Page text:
A California Black Lives Matter activist was convicted Thursday of interfering with police officers as they attempted to take a suspect into custody during a protest demonstration.
Jasmine Richards was arrested by Pasadena police officers last year when a woman who had allegedly left a restaurant without paying joined her and a group who had gathered in a nearby park, according to the Los Angeles Times. Prosecutors say Richards tried to start a riot when police tried to arrest the woman. Richards was taken into custody by police several days later.
But Black Lives Matter organizers say Sullivan was essentially convicted on a "lynching" charge according to California law. A statement on the group's website cites California Penal Code from 1933 which read: “The taking by means of a riot of any person from the lawful custody of any peace officer is a lynching.”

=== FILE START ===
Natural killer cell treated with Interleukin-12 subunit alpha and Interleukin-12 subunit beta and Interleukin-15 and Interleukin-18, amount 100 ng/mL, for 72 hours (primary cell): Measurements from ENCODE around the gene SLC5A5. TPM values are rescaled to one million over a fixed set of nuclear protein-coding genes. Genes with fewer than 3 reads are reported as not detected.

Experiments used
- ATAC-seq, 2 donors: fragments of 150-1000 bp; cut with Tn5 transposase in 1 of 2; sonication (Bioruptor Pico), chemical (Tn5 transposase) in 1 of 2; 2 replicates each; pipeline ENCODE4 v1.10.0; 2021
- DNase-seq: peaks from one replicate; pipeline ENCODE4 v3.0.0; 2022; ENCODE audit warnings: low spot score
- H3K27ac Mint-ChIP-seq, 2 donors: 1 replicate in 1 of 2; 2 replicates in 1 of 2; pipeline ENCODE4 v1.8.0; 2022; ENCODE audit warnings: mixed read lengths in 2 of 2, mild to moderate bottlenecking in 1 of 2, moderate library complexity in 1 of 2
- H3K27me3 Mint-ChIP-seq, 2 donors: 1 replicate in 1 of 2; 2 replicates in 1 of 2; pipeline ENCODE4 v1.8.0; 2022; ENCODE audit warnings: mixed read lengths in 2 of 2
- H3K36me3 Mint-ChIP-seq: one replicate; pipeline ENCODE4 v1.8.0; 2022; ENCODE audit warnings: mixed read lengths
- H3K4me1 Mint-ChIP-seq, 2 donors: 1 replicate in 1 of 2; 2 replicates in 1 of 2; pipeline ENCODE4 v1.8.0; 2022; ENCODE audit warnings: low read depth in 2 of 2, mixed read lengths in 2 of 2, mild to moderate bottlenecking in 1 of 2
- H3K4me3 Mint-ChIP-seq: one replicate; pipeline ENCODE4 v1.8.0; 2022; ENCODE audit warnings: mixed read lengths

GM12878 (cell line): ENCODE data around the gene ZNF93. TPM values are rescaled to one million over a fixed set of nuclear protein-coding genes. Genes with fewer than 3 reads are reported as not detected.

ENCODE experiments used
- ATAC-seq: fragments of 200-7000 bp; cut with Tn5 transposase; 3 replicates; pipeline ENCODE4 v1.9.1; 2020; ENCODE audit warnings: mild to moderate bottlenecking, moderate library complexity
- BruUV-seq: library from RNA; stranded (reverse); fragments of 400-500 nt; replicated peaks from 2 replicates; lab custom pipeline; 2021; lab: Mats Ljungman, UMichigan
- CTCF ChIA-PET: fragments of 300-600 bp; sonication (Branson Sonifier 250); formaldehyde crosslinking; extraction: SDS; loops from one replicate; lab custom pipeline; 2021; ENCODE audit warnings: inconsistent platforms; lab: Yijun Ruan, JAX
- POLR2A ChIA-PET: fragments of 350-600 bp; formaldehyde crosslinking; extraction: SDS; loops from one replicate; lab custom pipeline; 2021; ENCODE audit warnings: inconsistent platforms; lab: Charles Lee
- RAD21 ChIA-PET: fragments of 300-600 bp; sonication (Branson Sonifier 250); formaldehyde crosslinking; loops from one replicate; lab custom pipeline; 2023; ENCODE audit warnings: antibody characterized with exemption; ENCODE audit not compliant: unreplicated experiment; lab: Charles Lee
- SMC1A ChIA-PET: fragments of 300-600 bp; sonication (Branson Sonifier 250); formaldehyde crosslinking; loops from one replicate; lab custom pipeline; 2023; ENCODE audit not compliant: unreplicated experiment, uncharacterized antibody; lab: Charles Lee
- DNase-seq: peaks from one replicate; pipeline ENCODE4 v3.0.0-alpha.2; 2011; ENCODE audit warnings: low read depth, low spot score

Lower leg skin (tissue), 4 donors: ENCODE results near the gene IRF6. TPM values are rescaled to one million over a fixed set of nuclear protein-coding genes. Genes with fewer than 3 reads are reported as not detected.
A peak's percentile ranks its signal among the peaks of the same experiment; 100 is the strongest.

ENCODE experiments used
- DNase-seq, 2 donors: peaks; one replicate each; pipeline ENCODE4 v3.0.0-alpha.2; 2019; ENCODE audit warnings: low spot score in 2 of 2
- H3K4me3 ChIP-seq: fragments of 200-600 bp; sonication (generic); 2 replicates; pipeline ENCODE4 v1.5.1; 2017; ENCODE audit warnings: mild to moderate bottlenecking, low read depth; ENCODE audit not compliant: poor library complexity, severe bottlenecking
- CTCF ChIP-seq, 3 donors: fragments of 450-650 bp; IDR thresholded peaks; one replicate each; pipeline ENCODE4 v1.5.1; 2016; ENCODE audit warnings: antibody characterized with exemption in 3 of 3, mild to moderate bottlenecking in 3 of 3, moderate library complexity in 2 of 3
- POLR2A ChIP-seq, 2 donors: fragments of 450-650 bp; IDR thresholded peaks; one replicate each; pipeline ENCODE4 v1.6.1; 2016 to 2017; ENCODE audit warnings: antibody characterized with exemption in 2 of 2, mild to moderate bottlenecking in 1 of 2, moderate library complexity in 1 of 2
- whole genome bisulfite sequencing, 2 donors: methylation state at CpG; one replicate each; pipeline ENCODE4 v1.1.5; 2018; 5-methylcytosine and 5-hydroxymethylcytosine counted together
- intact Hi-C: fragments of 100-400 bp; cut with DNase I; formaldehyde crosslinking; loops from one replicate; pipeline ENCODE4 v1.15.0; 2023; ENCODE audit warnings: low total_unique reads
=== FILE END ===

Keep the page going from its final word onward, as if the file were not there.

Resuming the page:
The language of the code was changed in 2015 after Maile Hampton, an activist who was protesting police brutality near California's state capitol in Sacramento, was convicted on the lynching charge. Gov. Jerry Brown signed a bill last year that removed the word "lynching" from the law and defines a person found guilty of the action as a felon. However, the penalty, up to four years in prison, remains the same and Richards is facing that amount of time in jail at her sentencing hearing on Tuesday.